When Speculation Gets Ugly 🎥

The tragic and complex situation around the accidental shooting on the Rust set requires investigations and in-depth reporting, not armchair critics. Let the process play out.

(Harald Muller/Unsplash)

The situation around the accidental shooting on the film set of Rust has been hard to watch from a distance, but the discourse around it has been particularly awful. And honestly, that kind of freaks me out a bit.

In some ways, it’s pure chance that it happened on the set of the Alec Baldwin-led western. In others, it feels like, given the circumstances—a tight production budget, labor issues, an inexperienced armorer—it was perhaps an inevitability. But through a combination of the star’s notoriety and the relatively rare nature of the accident (which, sadly, killed cinematographer Halyna Hutchins, who was a rising talent in Hollywood), the discourse has been particularly unbearable and difficult to watch around it.

(For one thing, it’s been focused on Baldwin, rather than Hutchins.)


The last time something like this happened was with the unfinished film Midnight Rider, a Gregg Allman biopic, in which the production of the film took a negligent turn when the film’s producers attempted to shoot on a train trestle bridge for which they had not gotten clearance to use.

And that lack of clearance led to tragedy when a train suddenly appeared. Sarah Jones, a camerawoman on the set, was killed after being struck by a train—and numerous other crew members were hurt in their attempts to quickly get off the tracks. Three members of the film’s crew—director Randall Miller, first assistant director Hillary Schwartz, and executive producer Jay Sedrich—were convicted of involuntary manslaughter. Miller, the first director ever convicted for the death of a crew member, has legally been barred from directing or producing a Hollywood movie since 2015 (though Miller, who served a year in jail, did produce a film outside of the U.S. a couple of years ago, which led to concerns he had violated his parole, though he was spared additional jail time).

But before the criminal charges came into play, the producers attempted to continue shooting the film, leading to the subject of the movie, Allman, to have to file legal action to get them to stop, though the suit was eventually settled.


To put all this in the context of Rust, this stuff can get messy, and I trust that we as observers won’t ever really know all the answers. We are likely going to see some dogged attempts to report this, as people figure out what could be done better, where the weak points were, and who, if anyone, deserves responsibility.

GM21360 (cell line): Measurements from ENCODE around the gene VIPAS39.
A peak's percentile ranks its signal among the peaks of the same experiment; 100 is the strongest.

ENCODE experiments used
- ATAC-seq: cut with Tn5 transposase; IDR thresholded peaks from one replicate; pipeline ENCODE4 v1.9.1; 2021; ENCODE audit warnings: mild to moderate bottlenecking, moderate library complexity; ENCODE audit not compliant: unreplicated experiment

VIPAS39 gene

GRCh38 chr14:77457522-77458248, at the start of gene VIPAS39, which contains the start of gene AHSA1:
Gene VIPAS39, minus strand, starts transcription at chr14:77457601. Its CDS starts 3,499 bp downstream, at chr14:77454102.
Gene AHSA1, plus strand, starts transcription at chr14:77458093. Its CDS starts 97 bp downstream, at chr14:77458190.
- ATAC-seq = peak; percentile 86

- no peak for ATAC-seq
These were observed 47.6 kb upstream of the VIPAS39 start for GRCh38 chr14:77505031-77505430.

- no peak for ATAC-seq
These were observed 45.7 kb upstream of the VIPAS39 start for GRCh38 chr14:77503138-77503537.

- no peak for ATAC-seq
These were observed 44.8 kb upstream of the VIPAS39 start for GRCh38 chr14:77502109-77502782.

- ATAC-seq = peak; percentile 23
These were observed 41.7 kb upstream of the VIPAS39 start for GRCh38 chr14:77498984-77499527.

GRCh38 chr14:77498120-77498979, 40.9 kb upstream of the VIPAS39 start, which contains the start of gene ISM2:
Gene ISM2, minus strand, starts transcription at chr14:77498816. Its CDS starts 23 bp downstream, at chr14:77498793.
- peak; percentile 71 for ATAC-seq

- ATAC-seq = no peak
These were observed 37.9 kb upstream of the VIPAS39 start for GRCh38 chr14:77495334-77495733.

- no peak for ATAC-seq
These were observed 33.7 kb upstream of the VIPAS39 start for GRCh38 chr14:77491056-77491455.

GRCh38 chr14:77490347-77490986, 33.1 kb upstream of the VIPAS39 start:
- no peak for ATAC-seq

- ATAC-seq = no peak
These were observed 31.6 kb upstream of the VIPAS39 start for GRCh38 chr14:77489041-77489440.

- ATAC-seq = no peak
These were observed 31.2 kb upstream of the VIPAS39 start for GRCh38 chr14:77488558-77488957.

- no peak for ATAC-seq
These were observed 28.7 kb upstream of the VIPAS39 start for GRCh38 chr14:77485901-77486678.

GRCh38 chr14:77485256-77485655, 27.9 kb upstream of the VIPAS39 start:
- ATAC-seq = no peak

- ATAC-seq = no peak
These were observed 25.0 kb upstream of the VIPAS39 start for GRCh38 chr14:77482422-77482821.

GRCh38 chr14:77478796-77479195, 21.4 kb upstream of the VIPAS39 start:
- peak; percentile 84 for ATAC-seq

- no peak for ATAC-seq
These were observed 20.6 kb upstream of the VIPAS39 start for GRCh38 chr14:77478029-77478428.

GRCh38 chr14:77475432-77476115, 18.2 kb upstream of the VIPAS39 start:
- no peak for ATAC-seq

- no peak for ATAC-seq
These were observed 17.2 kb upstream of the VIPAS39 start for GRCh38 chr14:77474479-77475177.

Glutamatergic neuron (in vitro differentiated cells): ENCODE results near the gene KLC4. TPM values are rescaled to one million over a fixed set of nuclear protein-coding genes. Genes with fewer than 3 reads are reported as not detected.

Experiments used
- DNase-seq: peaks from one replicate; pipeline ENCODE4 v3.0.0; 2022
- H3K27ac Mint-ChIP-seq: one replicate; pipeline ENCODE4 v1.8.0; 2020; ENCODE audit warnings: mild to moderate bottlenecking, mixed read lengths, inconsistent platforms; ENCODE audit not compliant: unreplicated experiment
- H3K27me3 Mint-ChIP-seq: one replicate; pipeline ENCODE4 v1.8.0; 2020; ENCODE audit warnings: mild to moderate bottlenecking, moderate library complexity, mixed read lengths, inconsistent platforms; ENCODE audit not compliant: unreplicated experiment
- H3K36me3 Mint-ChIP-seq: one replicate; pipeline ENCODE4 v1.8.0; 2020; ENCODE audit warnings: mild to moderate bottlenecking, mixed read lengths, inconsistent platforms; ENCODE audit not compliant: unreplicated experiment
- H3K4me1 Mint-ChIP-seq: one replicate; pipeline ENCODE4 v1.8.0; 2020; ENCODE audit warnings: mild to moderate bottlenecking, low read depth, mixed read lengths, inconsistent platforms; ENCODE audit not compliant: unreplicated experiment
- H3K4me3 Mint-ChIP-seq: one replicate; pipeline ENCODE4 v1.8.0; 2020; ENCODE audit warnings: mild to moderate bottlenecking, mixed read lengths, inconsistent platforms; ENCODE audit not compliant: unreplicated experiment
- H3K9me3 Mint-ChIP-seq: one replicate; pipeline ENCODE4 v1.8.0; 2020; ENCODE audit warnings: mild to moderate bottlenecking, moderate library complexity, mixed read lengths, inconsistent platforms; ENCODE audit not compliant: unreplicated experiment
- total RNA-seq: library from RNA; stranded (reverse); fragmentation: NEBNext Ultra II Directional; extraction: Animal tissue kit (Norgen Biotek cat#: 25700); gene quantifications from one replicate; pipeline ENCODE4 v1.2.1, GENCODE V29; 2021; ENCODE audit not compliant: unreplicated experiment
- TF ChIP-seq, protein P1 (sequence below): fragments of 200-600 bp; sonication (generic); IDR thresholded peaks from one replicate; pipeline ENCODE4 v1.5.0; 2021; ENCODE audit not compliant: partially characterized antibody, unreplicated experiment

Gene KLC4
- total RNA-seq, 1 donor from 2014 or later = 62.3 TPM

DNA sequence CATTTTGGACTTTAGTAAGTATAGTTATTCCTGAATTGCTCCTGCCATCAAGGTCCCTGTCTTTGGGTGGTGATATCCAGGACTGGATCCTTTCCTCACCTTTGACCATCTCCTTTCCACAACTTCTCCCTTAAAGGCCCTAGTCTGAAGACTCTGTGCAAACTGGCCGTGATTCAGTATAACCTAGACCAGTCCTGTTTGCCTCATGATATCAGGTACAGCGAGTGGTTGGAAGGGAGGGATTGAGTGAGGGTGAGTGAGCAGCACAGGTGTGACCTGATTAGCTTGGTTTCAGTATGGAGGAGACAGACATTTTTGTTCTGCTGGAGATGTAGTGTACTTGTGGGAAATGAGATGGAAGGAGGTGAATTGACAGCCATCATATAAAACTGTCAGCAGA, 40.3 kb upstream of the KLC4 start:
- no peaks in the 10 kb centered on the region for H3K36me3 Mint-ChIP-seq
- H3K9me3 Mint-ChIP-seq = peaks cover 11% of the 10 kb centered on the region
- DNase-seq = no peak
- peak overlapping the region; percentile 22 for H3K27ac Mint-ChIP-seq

This film was likely to be a low-budget thing that you watched on Netflix or Amazon when you had a free moment, and to me as a viewer, it raises the question of how many close calls there might have been previously on low-budget sets. Is that a question that should even be in my mind? Probably not. But it’s still lingering, and it is for advocates of banning guns from sets as well.

But let me just say: It’s really messed up that we’re seeing so many attempts by Baldwin’s political opponents to use this as an opportunity to smear him. To be clear, if Baldwin is negligent as a producer of the film, that is worth discussing, but let an investigation make that decision or reporters uncover those facts, rather than letting the armchair critics with no experience in the film industry make this call.

Baldwin’s politics and demeanor have nothing to do with what happened on the set that day—but the decisions he helped make as a part of the production team might have. That’s an important distinction, and one lost in much of the early coverage.

I encourage everyone who doesn’t work on a film to take a deep breath and let the process play out. What may be a talking point to you may prevent closure for Hutchins’ family and everyone else on set that day.

Time limit given ⏲: 30 minutes

Time left on clock ⏲: alarm goes off

Ernie Smith

Your time was just wasted by Ernie Smith

Ernie Smith is the editor of Tedium, and an active internet snarker. Between his many internet side projects, he finds time to hang out with his wife Cat, who's funnier than he is.

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